By Phyllis Byrne, North Wales Historic Commission
Stroll Our Streets and Listen to the Whispers of the Past.
Our inviting front porches promise a warm welcome. North Wales treasures its independence and uniqueness, reflected in our history and architectural charm. North Wales is the oldest of the boroughs in the North Penn Valley, an area that links historic Montgomery County and Bucks County in Pennsylvania. In 1869, North Wales was the first borough to be incorporated by Montgomery County courts, not the state.
Part of a 1702 William Penn land grant, this rich farming country was given the name “Gwynedd” for the homeland of the earliest settlers. Mostly Quakers, they came from the Gwynedd area in northwestern Wales, once an ancient kingdom, and now a county in North Wales. Germans soon added their heritage to the mix.
Before 1850, a cluster of farms, plus a 1776 shared Lutheran and Reformed Church, dotted the present borough’s landscape. Today’s Main Street, an old Indian trail, was laid out as the Great Road in 1728. By 1828, it had become today’s Sumneytown Pike, a toll road until 1914, and always an important route to Philadelphia.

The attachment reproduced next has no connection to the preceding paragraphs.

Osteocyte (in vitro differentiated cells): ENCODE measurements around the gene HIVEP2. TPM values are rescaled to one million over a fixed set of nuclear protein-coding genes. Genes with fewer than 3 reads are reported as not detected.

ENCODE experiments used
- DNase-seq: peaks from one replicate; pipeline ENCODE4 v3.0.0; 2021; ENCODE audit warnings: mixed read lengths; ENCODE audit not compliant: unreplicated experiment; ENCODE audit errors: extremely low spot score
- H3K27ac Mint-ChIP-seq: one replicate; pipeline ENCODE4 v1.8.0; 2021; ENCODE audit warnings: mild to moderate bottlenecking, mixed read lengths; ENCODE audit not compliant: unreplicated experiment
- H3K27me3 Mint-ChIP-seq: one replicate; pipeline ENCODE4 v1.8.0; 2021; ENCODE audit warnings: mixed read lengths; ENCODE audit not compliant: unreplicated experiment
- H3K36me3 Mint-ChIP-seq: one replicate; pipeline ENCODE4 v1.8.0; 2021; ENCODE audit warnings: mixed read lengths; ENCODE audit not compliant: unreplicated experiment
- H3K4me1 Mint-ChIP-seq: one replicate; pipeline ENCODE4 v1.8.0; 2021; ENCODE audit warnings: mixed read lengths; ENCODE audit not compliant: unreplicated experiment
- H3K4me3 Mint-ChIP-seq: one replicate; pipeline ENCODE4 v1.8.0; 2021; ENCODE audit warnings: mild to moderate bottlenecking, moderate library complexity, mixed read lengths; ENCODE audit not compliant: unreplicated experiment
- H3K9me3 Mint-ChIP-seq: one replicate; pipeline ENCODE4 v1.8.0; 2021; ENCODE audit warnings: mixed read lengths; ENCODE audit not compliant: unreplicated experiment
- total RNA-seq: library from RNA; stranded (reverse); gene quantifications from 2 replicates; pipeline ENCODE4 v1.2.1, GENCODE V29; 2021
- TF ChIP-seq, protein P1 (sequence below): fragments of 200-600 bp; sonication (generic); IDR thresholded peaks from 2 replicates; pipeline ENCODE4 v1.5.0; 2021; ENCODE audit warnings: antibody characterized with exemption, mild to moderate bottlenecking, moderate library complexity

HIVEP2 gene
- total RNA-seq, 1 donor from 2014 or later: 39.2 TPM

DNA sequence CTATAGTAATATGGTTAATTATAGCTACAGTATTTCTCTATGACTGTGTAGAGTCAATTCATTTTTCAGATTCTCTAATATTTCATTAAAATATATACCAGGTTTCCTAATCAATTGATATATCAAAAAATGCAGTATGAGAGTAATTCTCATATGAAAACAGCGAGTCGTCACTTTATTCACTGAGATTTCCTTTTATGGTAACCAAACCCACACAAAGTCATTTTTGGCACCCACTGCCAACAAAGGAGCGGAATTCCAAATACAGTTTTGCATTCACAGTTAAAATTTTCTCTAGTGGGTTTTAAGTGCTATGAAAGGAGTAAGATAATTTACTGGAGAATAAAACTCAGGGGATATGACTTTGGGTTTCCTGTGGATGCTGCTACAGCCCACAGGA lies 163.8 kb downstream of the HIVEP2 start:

When the North Penn Railroad extended tracks to the rural settlements north of Philadelphia in the 1850’s, “North Wales” became a station stop and prospered. Hotels, services, and businesses flourished, and change was in the air.
Farmland fronting a short portion of Sumneytown Pike was gradually sold off for home sites, and many buildings survive. Some of the large homes at the turn of the 20th century catered to summer guests from the city. “Idlewilde”, still on Main Street, hosted the Emperor of Brazil, Dom Pedro II, when he was visiting Philadelphia to open the 1876 U.S. Centennial Exhibition with President Ulysses S. Grant.
The talented artist with paralyzed hands, Willian T. Trego (1858-1909), had his home and studio in North Wales, and costumed residents often posed as his models. His realistic historical paintings are displayed at venues such as Valley Forge National Park.
In 2000, the North Wales Historic Preservation District was established by Borough Council and the Pennsylvania Historical and Museum Commission to protect the architecture that is a visual reminder of the borough’s past. It is the first Historic District in the North Penn boroughs. Explore our past… and enjoy our small town.